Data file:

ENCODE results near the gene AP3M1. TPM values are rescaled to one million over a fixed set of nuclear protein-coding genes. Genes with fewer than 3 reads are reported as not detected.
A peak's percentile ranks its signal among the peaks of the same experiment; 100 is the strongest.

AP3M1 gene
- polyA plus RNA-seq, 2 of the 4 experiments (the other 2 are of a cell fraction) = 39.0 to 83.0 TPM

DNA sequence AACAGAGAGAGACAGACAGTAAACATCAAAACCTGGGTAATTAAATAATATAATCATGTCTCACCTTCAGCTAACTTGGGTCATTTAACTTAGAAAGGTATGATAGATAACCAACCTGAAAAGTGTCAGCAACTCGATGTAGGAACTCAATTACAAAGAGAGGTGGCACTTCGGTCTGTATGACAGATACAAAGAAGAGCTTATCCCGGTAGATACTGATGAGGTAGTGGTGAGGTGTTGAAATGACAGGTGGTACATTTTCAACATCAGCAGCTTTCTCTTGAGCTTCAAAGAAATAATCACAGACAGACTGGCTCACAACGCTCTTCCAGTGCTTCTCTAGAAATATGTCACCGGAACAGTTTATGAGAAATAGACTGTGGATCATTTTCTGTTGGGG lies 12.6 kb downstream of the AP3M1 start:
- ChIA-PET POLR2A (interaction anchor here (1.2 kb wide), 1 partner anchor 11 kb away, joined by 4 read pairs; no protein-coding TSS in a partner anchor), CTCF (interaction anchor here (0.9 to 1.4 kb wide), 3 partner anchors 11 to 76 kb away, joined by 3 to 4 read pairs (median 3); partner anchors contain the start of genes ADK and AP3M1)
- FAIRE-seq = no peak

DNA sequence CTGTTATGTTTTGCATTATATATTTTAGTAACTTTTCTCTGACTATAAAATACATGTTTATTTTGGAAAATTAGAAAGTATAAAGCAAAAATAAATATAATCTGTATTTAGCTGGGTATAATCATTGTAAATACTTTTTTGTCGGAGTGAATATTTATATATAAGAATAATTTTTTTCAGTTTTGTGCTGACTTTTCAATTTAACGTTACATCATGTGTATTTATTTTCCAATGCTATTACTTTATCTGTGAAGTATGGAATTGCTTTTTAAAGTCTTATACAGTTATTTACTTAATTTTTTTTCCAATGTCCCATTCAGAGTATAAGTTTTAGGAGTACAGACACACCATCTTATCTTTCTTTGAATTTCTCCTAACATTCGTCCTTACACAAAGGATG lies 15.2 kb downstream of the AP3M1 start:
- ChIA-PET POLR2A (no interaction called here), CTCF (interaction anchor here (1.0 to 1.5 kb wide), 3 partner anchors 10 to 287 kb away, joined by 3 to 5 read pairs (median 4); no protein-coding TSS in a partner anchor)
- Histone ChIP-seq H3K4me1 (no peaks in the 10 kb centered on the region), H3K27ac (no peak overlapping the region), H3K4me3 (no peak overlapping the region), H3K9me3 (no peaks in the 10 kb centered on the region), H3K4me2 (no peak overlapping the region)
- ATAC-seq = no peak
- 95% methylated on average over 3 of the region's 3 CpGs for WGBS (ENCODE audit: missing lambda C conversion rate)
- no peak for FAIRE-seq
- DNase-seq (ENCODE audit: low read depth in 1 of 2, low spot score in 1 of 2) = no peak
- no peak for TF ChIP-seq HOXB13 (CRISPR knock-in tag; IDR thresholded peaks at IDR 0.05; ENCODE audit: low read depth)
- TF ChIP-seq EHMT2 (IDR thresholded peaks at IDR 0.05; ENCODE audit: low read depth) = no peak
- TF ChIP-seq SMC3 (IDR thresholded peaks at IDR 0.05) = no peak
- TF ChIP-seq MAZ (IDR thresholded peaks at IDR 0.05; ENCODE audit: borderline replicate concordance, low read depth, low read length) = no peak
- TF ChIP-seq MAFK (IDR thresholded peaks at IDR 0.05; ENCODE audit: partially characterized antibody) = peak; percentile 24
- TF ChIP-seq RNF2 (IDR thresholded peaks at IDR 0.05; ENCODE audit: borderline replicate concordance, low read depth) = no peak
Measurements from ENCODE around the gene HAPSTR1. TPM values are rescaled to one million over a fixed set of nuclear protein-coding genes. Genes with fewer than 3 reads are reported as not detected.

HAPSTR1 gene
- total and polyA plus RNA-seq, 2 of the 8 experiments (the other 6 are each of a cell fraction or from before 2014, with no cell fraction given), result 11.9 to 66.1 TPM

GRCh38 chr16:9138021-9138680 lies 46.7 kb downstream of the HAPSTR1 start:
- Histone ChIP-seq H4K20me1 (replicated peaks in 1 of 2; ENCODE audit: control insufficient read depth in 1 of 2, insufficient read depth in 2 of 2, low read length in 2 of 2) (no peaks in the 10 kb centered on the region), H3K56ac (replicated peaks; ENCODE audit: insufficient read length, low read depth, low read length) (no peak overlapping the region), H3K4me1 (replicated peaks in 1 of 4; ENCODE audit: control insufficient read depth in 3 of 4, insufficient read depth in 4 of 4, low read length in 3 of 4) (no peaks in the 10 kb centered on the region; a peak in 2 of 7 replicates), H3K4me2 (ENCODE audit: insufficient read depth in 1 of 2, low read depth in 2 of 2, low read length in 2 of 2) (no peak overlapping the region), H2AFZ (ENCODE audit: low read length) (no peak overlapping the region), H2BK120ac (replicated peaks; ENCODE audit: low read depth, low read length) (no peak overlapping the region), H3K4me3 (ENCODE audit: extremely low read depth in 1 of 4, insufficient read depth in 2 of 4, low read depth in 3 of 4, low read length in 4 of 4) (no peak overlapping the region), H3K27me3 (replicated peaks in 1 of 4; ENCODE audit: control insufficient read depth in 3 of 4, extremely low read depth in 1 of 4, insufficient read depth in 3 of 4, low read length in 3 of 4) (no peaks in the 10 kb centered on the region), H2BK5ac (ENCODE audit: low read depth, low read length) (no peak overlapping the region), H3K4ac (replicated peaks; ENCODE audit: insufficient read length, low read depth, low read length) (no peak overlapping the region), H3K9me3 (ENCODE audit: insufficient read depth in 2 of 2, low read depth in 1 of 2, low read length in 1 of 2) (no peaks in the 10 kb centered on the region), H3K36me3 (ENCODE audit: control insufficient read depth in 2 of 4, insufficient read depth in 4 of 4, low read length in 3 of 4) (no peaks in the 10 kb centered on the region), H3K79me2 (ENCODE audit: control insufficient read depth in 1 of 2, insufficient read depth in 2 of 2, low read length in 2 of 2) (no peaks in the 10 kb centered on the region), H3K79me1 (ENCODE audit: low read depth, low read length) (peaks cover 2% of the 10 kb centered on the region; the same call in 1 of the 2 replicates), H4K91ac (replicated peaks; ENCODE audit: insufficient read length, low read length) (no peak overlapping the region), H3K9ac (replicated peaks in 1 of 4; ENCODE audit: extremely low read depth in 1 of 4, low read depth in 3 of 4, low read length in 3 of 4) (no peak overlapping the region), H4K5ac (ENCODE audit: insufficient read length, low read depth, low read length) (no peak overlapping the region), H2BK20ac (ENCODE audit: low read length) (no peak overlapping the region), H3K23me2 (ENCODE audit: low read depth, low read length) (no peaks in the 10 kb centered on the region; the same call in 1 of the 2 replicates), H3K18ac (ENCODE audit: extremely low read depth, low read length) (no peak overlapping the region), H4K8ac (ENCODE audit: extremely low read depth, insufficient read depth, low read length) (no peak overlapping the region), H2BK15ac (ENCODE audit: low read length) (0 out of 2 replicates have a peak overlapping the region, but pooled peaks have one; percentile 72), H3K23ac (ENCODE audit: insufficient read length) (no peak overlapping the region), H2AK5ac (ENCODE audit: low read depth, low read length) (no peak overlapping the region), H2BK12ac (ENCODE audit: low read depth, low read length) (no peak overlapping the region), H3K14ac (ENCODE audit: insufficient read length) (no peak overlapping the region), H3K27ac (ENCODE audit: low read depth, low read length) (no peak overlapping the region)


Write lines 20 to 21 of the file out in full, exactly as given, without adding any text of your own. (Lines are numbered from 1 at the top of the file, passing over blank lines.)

- TF ChIP-seq RNF2 (IDR thresholded peaks at IDR 0.05; ENCODE audit: borderline replicate concordance, low read depth) = no peak
Measurements from ENCODE around the gene HAPSTR1. TPM values are rescaled to one million over a fixed set of nuclear protein-coding genes. Genes with fewer than 3 reads are reported as not detected.